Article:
CGIAR Research Program on Wheat (WHEAT)
Joining advanced science with field-level research and extension in lower- and middle-income countries, the CGIAR Research Program on Wheat (WHEAT) works with public and private organizations worldwide to raise the productivity, production and affordable availability of wheat for 2.5 billion resource-poor producers and consumers who depend on the crop as a staple food.
WHEAT is led by the International Maize and Wheat Improvement Center (CIMMYT), with the International Center for Agricultural Research in the Dry Areas (ICARDA) as a primary research partner.
Funding for WHEAT comes from CGIAR and national governments, foundations, development banks and other public and private agencies, in particular the Australian Centre for International Agricultural Research (ACIAR), the UK Department for International Development (DFID) and the United States Agency for International Development (USAID).
The testing and learning platform is working to tackle issues from adulterated seeds to crop residue burning.
We need to make sure our food systems grow a variety of food to nourish a growing population and sustain the planet.
Farming method can boost yields, increase farmers’ profits and reduce greenhouse gas emissions.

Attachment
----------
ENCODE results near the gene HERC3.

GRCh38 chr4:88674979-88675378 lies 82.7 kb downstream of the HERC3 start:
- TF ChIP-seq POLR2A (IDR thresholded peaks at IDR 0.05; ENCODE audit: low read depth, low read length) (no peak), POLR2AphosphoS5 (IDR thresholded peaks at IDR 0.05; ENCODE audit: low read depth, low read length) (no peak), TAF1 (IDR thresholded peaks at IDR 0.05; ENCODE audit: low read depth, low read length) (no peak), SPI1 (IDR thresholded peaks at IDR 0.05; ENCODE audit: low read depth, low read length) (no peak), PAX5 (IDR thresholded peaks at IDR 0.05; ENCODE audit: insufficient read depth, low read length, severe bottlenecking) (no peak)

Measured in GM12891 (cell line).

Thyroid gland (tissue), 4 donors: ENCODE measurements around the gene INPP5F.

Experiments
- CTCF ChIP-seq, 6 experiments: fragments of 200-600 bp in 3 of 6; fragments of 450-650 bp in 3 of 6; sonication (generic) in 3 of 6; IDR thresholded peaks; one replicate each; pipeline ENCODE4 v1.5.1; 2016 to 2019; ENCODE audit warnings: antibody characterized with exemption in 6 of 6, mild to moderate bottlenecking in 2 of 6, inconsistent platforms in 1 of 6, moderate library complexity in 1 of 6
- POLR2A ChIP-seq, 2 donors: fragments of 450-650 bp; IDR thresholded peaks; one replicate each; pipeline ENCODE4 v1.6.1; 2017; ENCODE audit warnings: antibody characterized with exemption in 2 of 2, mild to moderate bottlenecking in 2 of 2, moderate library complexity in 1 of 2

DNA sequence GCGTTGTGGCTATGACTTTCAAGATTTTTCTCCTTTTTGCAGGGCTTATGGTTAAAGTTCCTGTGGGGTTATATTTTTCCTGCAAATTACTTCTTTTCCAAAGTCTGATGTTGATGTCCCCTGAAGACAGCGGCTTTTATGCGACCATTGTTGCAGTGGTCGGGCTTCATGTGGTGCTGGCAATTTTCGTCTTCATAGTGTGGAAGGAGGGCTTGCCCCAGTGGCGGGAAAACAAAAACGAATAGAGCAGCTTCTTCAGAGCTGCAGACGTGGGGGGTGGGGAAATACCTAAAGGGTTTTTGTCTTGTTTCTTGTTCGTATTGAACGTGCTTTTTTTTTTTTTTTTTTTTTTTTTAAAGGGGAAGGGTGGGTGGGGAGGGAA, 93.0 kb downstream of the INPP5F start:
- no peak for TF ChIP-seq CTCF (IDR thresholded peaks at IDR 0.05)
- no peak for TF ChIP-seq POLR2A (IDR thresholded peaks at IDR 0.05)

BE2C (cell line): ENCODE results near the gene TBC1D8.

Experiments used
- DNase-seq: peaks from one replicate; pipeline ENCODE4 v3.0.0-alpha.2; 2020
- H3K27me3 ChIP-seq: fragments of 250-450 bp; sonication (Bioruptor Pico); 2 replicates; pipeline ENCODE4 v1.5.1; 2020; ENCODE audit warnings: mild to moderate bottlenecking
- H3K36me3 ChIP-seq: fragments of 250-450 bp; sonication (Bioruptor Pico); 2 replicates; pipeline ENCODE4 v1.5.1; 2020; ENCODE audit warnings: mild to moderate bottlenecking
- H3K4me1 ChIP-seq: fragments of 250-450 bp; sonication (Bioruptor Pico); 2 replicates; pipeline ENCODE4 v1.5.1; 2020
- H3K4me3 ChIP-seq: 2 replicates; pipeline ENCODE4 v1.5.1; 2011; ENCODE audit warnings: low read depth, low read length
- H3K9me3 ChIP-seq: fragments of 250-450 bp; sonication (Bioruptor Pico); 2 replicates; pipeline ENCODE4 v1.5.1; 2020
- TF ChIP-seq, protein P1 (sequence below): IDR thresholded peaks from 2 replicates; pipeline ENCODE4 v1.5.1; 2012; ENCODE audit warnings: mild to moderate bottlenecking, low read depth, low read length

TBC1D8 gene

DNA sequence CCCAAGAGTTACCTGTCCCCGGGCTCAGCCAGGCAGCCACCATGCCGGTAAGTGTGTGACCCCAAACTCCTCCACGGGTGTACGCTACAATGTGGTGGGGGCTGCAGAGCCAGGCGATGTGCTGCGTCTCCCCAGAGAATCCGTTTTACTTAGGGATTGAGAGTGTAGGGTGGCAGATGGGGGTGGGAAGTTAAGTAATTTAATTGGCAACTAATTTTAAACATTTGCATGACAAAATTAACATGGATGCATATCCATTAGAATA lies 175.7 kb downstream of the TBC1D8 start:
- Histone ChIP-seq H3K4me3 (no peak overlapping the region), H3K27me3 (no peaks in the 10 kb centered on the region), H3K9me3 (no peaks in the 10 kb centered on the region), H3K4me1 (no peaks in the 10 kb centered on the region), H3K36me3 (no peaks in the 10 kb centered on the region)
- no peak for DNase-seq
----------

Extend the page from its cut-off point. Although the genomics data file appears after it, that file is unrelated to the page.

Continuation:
The award honors four individuals who have been integral to the Borlaug Global Rust Initiative.
Genomic-wide association study evaluated samples from Bolivia and Bangladesh for blast-resistant genes.
Researchers in Zambia confirm the arrival of this devastating fungal disease to the African continent.
External review confirms the impact and achievements of the CGIAR Research Program on Wheat and its vital partnerships.
In its seventh year, WHEAT helped farmers grow nutritious, resilient and high-yielding wheat, through cutting-edge research and 50 new CGIAR-derived varieties.
Source: Phys.org (11 Sep 2020)
Scientists complete one of the largest genetic analyses ever done of an agricultural crop to find desirable traits in wheat’s extensive and unexplored diversity.
Case studies from Ethiopia and Rwanda show adaptable fertilizer rates may help tree-based smallholder farmers, thus providing them with options to cope with COVID-19-imposed fertilizer shortages.
A team of scientists has completed one of the largest genetic analyses ever done of any agricultural crop to find desirable traits in wheat’s extensive and unexplored diversity.
She will bring to CIMMYT many years of experience in wheat genetics, wheat genetic resources and wheat pre-breeding.
7 ways to make small-scale mechanization work for African farmers.
Interest in farm machinery and crop diversification spike as farmers respond to COVID-19 labor shortages.
CIMMYT’s work may begin with seeds, but our innovations support farmers at all stages of the value chain.